As I walked through the terminal, the Grand Central Oyster Bar & Restaurant caught my attention. This fine dining style restaurant has been around since Grand Central Terminal opened in 1913. Most importantly, they do oysters and a wide variety of other seafood dishes. Unfortunately, with meal prices starting at well over $10.00 and going way up, it was a bit beyond the price range I had in mind for a late evening meal. But my mouth was watering as I read the menu that included dishes such as Grand Central Oyster Platter, Broiled Mahi Mahi Fillet, and various seafood stews and panroasts, and so much more that is seafood. They also offered their own grand Oyster Bar and always my personal favorite wherever I go, Old Fashioned Fish and Chips. They also offered a sandwich menu with sandwiches starting at a reasonable price, but the grandiosity of the restaurant was a bit much for this tired soul at the end of this journey, so I moved on.

After shopping around a bit more for something seafood, I found found myself at Juniors. They are known for serving cheesecakes, particularly one that they like to call "The World's Most Fabulous Cheesecake." But it wasn't their cheesecake that attracted me. It was their more casual atmosphere along with lower prices. Their version of fish and chips, "Fried Flounder Fillet on Club Challah with fries", was quite satisfactory, but I more enjoyed some of the other meals that I had eaten on this trip.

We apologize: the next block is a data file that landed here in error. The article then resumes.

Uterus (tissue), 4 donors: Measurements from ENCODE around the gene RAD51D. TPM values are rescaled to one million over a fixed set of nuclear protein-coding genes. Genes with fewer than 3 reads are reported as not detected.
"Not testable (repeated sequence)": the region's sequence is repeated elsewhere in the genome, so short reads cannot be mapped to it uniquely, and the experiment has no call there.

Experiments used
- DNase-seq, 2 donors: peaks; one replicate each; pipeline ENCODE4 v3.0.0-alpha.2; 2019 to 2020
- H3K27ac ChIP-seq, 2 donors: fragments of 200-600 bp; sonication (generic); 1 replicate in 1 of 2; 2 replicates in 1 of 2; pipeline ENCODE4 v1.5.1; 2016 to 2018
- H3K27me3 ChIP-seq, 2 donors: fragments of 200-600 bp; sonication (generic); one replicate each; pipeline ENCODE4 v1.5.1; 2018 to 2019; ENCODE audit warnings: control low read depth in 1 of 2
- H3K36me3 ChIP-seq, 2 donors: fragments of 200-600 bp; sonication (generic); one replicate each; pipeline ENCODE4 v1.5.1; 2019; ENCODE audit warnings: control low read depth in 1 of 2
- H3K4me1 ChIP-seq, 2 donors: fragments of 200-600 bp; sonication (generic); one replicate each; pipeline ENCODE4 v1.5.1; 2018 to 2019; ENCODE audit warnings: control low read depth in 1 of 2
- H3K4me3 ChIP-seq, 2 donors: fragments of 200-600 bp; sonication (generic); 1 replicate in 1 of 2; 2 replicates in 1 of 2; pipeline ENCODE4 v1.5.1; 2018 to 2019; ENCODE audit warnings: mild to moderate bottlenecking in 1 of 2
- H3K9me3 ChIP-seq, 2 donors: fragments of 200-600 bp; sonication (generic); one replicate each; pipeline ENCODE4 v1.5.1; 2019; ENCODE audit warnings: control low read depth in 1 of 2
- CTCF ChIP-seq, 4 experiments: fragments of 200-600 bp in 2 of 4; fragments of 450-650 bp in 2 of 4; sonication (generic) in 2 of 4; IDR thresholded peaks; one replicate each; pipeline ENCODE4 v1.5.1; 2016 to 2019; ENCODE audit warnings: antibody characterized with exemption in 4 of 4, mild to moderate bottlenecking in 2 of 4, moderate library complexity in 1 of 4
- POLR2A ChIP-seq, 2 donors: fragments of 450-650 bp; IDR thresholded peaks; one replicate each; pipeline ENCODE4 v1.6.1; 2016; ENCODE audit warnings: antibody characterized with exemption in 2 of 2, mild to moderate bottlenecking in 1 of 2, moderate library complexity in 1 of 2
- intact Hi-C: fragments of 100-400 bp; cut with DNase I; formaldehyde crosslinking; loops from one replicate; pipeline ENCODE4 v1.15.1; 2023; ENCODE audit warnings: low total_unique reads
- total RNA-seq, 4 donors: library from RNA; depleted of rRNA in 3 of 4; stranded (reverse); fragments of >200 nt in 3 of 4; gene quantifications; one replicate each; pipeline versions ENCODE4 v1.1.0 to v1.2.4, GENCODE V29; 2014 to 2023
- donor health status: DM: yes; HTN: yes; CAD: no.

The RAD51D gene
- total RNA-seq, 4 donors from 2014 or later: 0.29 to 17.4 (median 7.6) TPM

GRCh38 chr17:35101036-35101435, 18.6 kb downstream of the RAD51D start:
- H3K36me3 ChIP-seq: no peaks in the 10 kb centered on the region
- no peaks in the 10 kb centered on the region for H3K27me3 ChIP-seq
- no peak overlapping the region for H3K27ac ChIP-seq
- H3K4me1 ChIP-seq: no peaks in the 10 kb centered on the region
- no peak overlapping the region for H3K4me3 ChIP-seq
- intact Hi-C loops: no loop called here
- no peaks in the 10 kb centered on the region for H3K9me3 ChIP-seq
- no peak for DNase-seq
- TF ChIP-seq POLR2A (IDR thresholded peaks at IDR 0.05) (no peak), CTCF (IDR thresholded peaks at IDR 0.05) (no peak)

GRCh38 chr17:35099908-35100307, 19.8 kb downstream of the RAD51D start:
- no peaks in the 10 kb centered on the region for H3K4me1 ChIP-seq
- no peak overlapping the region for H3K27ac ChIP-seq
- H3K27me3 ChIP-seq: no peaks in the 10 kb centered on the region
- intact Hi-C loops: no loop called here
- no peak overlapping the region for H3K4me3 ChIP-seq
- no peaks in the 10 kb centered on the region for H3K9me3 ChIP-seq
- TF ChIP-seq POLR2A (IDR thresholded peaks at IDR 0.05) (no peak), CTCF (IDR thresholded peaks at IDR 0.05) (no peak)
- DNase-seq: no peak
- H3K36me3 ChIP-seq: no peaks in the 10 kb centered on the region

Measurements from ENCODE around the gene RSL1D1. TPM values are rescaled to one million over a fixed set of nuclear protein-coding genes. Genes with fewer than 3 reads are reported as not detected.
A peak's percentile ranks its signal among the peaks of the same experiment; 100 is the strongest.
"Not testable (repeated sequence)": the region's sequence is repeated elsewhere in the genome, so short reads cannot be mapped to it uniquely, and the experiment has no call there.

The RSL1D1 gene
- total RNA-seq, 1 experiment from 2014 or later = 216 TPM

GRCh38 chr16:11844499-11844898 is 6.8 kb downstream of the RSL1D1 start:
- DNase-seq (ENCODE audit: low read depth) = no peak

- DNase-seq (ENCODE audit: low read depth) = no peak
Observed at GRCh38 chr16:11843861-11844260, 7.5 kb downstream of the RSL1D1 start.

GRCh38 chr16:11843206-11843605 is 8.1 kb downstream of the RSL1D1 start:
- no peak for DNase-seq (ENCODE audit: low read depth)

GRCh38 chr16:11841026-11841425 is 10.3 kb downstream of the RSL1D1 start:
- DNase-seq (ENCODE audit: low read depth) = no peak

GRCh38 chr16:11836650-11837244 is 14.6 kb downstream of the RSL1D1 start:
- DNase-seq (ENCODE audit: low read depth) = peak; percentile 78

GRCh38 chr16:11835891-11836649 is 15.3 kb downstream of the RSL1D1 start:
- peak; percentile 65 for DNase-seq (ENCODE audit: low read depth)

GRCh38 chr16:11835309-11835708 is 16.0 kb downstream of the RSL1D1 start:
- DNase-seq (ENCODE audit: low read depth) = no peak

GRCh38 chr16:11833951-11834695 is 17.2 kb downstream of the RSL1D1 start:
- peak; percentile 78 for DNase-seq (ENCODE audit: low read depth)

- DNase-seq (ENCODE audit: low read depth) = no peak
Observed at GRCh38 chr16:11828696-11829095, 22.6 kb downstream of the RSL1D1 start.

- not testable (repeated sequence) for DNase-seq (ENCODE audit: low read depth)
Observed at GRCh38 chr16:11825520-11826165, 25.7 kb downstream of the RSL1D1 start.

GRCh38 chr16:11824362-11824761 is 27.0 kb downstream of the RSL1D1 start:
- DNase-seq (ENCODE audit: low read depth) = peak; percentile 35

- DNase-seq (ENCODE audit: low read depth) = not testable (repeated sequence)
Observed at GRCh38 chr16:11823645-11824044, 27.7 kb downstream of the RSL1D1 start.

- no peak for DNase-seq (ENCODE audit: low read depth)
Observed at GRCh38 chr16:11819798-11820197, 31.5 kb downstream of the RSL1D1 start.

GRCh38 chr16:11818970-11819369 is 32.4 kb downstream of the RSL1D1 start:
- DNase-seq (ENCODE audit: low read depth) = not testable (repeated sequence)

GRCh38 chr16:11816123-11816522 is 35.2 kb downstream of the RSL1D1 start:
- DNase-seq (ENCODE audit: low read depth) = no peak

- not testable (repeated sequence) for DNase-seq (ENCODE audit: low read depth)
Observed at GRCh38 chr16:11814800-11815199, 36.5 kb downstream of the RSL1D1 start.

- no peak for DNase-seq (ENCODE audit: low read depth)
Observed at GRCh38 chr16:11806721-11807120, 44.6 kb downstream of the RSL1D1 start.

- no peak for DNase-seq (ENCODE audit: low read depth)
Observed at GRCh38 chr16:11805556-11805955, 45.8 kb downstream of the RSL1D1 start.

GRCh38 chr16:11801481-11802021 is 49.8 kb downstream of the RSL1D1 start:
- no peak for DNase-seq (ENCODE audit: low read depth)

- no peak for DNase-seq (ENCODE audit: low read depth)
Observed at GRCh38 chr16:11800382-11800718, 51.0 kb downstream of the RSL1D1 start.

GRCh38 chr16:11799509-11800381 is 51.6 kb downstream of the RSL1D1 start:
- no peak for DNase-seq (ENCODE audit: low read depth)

But this adventure is almost over, it is time to move on.

Image Grand Central Oyster Bar about 1913

Coffee Seafood Sundae

Grand Central Terminal is one of the largest and busiest rest stops in the world for travelers, so it seemed fitting to go this route on the way home. This time to myself, even if as a stranger in one of the busiest places in the world, gave me opportunity to contemplate on how I might work towards my goals of making a career out of travel, writing, photography and such things. It was a lot to think about, it made my mind about as busy as the bustle of Grand Central, but I thought that if I just took things one step at a time, I'd continue to get closer to where I'm going.

In the morning, I would be flying back the next morning to my home in Chula Vista, near San Diego. As I tried to prepare myself for a jolt back to reality, little did I know that a major disaster that was waiting for me back home.


“New York is too strenuous for me; it gets on my nerves." - Ambrose Bierce, journalist and short story writer